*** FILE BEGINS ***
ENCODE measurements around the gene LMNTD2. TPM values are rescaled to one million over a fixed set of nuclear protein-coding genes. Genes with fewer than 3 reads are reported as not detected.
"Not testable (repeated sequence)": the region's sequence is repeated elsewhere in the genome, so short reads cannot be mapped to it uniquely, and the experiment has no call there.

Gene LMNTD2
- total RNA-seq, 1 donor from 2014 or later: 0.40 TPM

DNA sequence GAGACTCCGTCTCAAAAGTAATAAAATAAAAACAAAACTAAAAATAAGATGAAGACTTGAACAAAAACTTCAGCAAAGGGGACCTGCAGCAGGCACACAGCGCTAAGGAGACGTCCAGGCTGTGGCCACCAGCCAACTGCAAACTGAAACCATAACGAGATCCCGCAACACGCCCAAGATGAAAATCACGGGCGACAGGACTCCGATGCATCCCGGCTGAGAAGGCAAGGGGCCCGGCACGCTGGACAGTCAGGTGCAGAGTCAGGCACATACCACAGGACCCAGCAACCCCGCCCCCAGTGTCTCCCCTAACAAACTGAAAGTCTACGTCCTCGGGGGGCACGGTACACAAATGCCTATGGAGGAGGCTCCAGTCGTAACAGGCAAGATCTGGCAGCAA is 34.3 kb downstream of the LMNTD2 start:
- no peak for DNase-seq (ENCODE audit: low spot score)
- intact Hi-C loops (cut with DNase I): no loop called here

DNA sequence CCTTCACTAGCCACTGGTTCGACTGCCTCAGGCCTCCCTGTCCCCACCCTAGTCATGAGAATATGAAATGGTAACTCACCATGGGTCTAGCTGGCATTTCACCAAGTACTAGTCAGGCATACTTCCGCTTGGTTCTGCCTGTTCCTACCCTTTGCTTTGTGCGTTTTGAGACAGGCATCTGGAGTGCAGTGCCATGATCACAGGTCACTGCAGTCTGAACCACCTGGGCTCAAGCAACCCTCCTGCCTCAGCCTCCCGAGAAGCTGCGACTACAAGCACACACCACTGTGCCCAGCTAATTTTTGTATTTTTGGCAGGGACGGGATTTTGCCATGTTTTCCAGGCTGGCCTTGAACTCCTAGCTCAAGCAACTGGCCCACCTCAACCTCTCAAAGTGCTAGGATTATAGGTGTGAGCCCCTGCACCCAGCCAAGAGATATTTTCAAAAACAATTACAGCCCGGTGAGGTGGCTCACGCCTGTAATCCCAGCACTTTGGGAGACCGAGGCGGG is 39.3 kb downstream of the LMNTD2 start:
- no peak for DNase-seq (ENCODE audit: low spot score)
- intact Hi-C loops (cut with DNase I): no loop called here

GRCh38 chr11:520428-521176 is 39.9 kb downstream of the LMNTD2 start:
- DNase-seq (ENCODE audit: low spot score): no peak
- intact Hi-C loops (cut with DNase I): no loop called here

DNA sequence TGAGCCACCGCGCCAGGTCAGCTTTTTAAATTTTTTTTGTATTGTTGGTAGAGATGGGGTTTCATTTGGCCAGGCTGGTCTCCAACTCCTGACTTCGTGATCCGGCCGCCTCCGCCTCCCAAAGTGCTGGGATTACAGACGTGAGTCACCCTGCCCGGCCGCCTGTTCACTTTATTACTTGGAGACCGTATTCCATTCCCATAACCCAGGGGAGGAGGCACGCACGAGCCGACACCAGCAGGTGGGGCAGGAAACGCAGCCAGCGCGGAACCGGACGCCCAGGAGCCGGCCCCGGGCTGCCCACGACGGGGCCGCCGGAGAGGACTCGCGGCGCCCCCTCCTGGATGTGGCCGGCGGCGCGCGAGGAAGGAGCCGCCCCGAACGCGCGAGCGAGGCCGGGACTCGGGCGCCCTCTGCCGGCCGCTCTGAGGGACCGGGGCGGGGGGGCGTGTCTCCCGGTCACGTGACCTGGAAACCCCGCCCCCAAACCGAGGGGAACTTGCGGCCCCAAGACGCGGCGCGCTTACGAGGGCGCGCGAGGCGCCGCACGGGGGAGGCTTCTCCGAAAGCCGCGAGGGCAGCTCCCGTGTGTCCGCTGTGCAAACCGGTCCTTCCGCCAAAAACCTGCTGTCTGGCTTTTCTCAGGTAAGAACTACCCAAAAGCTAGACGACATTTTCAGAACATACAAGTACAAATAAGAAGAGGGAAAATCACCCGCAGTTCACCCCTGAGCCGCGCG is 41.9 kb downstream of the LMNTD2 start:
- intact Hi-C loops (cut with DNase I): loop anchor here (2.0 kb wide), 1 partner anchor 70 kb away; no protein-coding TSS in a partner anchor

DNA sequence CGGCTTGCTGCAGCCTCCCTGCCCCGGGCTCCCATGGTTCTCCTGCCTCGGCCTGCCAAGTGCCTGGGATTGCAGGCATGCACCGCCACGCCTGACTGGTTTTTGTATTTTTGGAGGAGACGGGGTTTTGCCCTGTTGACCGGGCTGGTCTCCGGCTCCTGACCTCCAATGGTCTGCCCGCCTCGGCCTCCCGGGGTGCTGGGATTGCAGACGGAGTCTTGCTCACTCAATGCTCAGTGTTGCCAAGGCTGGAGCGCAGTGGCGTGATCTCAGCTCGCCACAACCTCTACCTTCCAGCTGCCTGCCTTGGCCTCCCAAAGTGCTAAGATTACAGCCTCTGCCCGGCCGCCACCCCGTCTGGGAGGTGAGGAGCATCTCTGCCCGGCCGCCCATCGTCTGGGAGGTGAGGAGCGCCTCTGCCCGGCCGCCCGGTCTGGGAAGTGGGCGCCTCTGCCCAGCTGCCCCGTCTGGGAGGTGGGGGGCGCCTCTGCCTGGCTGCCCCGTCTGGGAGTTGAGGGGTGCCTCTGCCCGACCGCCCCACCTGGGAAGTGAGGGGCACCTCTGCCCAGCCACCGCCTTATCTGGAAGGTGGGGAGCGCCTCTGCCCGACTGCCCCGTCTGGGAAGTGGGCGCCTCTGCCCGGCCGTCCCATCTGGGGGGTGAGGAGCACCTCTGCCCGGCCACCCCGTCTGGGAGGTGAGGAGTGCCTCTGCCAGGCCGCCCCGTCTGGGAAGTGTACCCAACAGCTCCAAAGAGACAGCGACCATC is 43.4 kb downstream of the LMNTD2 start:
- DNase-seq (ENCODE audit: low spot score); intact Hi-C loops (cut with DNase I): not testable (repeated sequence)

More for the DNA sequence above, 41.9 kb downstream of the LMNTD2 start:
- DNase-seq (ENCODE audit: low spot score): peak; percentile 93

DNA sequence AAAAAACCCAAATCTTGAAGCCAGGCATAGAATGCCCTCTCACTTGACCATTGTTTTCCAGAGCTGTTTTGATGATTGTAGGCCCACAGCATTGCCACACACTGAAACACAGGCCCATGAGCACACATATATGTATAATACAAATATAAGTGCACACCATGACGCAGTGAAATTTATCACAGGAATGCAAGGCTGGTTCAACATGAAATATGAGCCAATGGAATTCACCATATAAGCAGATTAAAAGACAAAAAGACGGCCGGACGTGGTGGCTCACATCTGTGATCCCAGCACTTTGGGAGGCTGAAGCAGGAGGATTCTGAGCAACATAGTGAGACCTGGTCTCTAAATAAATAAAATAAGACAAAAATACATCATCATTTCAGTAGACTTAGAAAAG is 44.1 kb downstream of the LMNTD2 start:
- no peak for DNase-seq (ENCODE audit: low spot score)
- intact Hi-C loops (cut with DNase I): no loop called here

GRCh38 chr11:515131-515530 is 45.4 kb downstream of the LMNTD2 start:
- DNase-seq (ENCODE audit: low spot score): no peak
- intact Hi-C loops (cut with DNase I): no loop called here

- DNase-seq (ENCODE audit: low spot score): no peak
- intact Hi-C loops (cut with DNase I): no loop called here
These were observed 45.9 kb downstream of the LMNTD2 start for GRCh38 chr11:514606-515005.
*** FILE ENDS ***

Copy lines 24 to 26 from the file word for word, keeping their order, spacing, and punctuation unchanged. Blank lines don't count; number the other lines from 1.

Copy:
- DNase-seq (ENCODE audit: low spot score): no peak
- intact Hi-C loops (cut with DNase I): no loop called here

- DNase-seq (ENCODE audit: low spot score): no peak